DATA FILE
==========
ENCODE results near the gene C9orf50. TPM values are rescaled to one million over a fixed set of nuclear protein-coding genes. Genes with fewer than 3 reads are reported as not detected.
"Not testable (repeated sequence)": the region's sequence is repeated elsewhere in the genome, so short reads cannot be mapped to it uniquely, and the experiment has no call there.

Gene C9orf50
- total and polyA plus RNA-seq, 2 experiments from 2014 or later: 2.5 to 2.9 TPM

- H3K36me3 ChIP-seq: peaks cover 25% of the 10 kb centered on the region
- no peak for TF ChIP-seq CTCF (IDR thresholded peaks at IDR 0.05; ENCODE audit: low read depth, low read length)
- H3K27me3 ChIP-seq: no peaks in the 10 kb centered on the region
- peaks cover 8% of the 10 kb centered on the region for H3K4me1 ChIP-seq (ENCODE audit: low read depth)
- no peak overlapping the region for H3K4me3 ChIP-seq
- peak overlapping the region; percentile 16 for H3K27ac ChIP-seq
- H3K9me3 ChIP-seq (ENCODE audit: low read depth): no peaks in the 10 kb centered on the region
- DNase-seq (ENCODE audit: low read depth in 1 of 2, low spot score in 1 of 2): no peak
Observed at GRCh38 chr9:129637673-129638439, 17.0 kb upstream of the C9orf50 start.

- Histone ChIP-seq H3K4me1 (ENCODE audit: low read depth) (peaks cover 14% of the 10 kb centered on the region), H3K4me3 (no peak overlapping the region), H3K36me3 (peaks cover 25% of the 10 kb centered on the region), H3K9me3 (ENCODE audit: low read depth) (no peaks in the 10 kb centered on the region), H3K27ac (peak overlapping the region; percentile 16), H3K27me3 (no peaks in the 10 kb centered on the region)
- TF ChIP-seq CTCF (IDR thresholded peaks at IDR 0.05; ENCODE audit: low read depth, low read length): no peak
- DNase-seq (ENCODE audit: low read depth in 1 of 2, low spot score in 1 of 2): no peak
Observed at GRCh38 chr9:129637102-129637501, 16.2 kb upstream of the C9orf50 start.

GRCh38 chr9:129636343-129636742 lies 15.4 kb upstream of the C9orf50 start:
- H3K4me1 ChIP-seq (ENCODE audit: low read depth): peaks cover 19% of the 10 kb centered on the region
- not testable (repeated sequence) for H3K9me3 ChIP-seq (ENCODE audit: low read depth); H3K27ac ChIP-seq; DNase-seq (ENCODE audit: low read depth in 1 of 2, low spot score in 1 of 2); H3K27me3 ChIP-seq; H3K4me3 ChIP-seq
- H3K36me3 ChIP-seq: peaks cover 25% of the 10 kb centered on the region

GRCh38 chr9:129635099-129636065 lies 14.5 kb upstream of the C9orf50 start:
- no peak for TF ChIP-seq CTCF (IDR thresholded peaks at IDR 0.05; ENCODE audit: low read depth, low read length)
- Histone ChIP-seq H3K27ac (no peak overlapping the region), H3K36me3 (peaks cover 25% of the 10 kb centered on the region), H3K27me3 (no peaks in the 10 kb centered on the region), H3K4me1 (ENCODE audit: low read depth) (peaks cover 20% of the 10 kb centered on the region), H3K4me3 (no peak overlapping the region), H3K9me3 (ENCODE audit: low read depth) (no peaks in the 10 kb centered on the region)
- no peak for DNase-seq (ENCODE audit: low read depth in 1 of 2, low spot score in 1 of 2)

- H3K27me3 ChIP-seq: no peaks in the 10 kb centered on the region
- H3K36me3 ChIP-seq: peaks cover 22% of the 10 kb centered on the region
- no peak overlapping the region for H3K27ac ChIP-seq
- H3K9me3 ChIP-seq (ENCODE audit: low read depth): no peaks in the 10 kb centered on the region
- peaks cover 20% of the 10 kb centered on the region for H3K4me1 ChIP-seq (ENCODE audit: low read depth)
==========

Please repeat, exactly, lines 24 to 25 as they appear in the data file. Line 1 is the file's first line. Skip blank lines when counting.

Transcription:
- Histone ChIP-seq H3K27ac (no peak overlapping the region), H3K36me3 (peaks cover 25% of the 10 kb centered on the region), H3K27me3 (no peaks in the 10 kb centered on the region), H3K4me1 (ENCODE audit: low read depth) (peaks cover 20% of the 10 kb centered on the region), H3K4me3 (no peak overlapping the region), H3K9me3 (ENCODE audit: low read depth) (no peaks in the 10 kb centered on the region)
- no peak for DNase-seq (ENCODE audit: low read depth in 1 of 2, low spot score in 1 of 2)